In the design of the DSL systems, PPT chose to make all the system components digital, including cameras, I/O hubs, imaging network, and image processors to virtually eliminate video and I/O noise. Instead of processing by a traditional frame grabber, images are digitized within PPT-designed cameras, such as the DSL6000, and are stored on local network hubs. In operation, all DSL components share the capability to communicate with other DSL components using a common twisted-pair cable. While most DSL components are capable of full two-way communications, some--such as light-emitting diode (LED) lighting--are designed to only receive triggers over the DSL network.
To develop networked machine-vision applications, PPT provides its Vision Program Manager (VPM), which is a GUI that provides systems integrators with graphical programming tools that can be "dragged-and-dropped" into a flowchart representing the inspection process. To evaluate the contents of images and extract information from them, these tools use a variety of algorithms to perform measurements, verify alphanumeric and symbolic text on components, verify presence of required features, assure absence of unwanted attributes, and calculate degrees of rotation of selected features.
Although most VPM inspection tools are multi-purpose tools that can be used alone or in combination, PPT, like RSVI Acuity, has recognized the need to develop application specific tools such as its Connector inspection tool, for example, for particular markets and requirements. And, like RSVI`s Visionscape, the VPM also allows developers to create application-specific operator control panels using a set of screen control tools and graphical images.
PPT Vision is not the only company that aims to provide systems developers with highly integrated machine-vision systems. Several months ago, Systech (Cranbury, NJ) introduced its Tips Advisor, an off-the-shelf software package that connects intelligent devices on a packaging line, such as machine-vision types, barcode readers, programmable logic controllers (PLCs), and printers, with a single graphical user interface and database.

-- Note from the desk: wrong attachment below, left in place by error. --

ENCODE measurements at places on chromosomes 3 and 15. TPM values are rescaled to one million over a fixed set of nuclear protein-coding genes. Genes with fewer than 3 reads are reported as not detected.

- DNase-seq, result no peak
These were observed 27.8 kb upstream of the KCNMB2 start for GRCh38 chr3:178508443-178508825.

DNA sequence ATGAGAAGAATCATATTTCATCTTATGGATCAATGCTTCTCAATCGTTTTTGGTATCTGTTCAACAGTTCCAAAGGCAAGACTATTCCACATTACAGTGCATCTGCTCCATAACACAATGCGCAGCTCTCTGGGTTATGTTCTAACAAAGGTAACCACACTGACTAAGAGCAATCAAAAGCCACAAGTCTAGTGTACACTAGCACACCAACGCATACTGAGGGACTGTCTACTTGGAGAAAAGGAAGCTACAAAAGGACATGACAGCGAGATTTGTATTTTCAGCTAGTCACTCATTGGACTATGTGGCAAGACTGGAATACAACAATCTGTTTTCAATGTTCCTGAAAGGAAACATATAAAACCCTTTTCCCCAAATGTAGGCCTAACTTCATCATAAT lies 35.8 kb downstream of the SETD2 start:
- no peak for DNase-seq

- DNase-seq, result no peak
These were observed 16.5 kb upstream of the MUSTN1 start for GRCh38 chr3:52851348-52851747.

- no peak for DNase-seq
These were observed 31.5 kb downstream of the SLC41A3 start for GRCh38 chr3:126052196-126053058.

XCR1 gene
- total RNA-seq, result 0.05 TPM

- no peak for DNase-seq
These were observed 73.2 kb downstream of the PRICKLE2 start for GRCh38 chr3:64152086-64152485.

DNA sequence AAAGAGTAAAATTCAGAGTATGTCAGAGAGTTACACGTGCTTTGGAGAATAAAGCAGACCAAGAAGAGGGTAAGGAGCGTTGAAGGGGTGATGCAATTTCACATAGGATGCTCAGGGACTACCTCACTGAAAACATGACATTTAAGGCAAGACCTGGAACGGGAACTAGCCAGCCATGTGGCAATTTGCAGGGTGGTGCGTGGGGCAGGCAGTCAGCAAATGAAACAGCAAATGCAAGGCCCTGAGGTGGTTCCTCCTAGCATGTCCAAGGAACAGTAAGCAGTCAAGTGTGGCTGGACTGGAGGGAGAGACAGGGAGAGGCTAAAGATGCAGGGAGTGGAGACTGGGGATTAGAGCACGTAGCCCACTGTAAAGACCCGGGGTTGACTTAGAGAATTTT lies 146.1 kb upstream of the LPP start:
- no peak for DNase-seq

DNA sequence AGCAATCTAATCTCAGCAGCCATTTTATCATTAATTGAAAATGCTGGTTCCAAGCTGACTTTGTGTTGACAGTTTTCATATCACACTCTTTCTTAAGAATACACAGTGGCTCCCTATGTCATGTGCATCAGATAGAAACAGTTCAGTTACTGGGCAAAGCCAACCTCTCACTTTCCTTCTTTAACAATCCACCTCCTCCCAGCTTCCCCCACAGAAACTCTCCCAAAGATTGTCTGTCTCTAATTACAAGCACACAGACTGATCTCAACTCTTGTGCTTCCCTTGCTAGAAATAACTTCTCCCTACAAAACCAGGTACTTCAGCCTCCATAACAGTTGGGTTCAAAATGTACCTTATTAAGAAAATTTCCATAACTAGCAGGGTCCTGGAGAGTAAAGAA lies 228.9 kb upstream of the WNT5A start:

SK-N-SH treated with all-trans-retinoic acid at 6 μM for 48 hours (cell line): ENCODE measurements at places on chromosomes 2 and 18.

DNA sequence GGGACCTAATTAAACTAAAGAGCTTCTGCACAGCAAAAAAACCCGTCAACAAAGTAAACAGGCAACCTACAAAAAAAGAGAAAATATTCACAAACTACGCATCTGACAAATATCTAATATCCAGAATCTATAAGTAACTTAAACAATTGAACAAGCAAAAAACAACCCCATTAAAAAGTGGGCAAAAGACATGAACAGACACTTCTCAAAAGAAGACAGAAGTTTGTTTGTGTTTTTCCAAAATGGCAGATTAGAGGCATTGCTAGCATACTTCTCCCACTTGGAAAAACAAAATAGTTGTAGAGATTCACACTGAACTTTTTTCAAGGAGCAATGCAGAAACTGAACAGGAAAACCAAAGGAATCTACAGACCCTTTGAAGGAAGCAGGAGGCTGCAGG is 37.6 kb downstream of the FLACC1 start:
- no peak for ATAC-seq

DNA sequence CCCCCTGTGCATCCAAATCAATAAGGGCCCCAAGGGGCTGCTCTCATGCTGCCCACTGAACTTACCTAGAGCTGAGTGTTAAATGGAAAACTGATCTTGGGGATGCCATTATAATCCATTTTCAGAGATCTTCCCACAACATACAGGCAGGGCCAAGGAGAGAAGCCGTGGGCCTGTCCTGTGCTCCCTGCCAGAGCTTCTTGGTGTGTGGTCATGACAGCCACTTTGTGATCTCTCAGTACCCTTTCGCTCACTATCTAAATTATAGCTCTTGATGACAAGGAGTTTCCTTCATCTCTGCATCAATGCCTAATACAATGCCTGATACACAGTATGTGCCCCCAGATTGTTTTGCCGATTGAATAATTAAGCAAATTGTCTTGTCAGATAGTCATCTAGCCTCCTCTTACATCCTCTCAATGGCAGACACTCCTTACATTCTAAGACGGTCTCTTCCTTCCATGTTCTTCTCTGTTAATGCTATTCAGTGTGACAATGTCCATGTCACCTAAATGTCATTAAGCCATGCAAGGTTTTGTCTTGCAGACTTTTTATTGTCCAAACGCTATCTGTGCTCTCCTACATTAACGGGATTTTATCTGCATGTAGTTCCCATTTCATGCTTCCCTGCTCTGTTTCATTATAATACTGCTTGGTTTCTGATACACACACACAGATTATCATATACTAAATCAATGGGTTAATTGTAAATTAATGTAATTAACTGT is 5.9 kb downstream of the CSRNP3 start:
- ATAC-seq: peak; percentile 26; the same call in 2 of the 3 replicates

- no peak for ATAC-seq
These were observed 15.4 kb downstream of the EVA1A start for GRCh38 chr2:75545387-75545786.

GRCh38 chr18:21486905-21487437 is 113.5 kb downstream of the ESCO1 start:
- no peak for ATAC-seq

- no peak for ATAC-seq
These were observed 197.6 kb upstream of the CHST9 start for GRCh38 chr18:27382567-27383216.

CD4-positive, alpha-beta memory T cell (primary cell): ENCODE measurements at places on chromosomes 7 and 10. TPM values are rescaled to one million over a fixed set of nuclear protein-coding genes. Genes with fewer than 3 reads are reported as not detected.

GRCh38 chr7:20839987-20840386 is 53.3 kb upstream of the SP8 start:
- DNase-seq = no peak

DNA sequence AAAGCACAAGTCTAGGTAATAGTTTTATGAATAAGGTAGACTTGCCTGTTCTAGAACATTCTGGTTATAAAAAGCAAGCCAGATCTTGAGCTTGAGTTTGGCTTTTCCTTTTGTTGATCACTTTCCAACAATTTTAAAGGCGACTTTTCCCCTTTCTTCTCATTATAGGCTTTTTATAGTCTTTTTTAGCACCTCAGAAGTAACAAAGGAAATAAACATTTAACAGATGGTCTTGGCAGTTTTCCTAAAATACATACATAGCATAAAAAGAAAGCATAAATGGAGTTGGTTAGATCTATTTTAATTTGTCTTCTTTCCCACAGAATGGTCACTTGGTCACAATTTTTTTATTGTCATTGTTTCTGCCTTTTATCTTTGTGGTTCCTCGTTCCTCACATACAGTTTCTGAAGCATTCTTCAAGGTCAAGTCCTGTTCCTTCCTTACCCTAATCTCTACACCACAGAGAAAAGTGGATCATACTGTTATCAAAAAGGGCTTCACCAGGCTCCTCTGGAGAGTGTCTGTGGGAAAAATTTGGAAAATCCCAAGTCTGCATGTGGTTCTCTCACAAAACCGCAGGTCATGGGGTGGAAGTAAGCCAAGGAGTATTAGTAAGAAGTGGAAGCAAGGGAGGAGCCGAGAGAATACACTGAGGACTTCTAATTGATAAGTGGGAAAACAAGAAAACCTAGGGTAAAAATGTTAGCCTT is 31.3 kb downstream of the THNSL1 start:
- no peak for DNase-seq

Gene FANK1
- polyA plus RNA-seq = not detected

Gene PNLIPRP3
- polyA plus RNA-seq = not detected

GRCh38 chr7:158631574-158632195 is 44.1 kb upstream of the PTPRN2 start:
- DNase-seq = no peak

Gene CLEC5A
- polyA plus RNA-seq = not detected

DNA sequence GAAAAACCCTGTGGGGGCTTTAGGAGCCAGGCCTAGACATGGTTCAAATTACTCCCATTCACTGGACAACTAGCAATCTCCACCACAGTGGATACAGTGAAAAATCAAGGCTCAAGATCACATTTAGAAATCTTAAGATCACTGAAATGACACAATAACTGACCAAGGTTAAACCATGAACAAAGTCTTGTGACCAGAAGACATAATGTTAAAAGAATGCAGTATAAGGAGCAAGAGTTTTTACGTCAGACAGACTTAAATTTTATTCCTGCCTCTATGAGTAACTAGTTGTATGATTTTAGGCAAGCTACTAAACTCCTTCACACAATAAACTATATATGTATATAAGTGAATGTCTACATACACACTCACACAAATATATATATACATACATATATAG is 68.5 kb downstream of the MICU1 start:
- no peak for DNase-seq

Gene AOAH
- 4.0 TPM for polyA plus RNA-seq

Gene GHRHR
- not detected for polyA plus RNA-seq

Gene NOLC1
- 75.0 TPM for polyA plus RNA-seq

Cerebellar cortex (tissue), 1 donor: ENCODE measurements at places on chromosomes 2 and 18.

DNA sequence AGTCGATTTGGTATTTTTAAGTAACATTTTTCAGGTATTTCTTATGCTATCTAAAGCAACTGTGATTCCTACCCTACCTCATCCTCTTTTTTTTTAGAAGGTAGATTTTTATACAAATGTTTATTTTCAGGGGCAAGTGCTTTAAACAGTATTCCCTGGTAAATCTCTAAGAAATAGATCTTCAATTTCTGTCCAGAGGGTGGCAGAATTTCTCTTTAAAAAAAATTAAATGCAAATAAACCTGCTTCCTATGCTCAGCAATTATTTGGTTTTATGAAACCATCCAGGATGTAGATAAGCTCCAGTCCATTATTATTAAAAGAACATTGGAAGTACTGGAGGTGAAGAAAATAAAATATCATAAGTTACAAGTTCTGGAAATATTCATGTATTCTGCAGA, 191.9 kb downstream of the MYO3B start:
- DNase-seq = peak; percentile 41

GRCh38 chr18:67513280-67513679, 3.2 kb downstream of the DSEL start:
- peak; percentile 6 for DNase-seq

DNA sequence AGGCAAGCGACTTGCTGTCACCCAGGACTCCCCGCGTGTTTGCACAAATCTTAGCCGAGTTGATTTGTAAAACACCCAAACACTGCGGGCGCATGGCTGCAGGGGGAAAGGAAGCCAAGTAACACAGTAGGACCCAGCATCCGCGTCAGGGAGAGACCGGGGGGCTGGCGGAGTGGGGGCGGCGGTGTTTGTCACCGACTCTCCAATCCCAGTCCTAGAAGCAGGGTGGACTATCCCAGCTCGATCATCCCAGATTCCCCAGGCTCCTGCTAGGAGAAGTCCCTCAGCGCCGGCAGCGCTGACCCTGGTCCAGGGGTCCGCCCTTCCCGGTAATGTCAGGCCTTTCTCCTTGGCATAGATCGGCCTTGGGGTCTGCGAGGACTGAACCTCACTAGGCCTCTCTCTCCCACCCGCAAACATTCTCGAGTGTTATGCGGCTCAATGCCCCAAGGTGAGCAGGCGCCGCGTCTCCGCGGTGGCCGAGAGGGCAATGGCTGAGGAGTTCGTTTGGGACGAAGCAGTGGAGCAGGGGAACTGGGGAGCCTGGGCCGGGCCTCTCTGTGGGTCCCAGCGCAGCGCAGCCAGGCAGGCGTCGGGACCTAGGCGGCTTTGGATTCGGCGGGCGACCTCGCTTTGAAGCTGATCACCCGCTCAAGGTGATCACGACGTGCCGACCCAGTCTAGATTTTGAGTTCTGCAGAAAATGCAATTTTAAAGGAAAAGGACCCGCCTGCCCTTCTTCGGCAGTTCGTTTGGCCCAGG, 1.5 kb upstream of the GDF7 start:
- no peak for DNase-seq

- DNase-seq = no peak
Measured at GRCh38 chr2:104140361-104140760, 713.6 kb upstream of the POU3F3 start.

To configure Windows NT-based software, the developer executes a line setup by selecting the desired product to be run. Tips Advisor then configures each device on the line with the appropriate parameters. Next, the system collects all event data during the packaging operation and archives the desired information into a relational database for reporting, analysis, and future use. Typical machine-vision applications of Tips Advisor include optical character verification, measurement, positioning, product quality, print quality, and identification.
Pfizer Canada (Arnprior, Ontario) has installed a Tips line-management system for the machine-vision inspection of bottles of eye drops (see Fig. 4). The system also manages the packaging line by connecting to the labeler, barcode readers, and programmable logic controllers. Configured to control all the primary packaging inspections and to download product specific configurations to the attached camera stations, barcode scanners, and PLCs, the vision software also monitors, displays, and records line- and shift-performance statistics. This data can be used for production lot and efficiency reporting.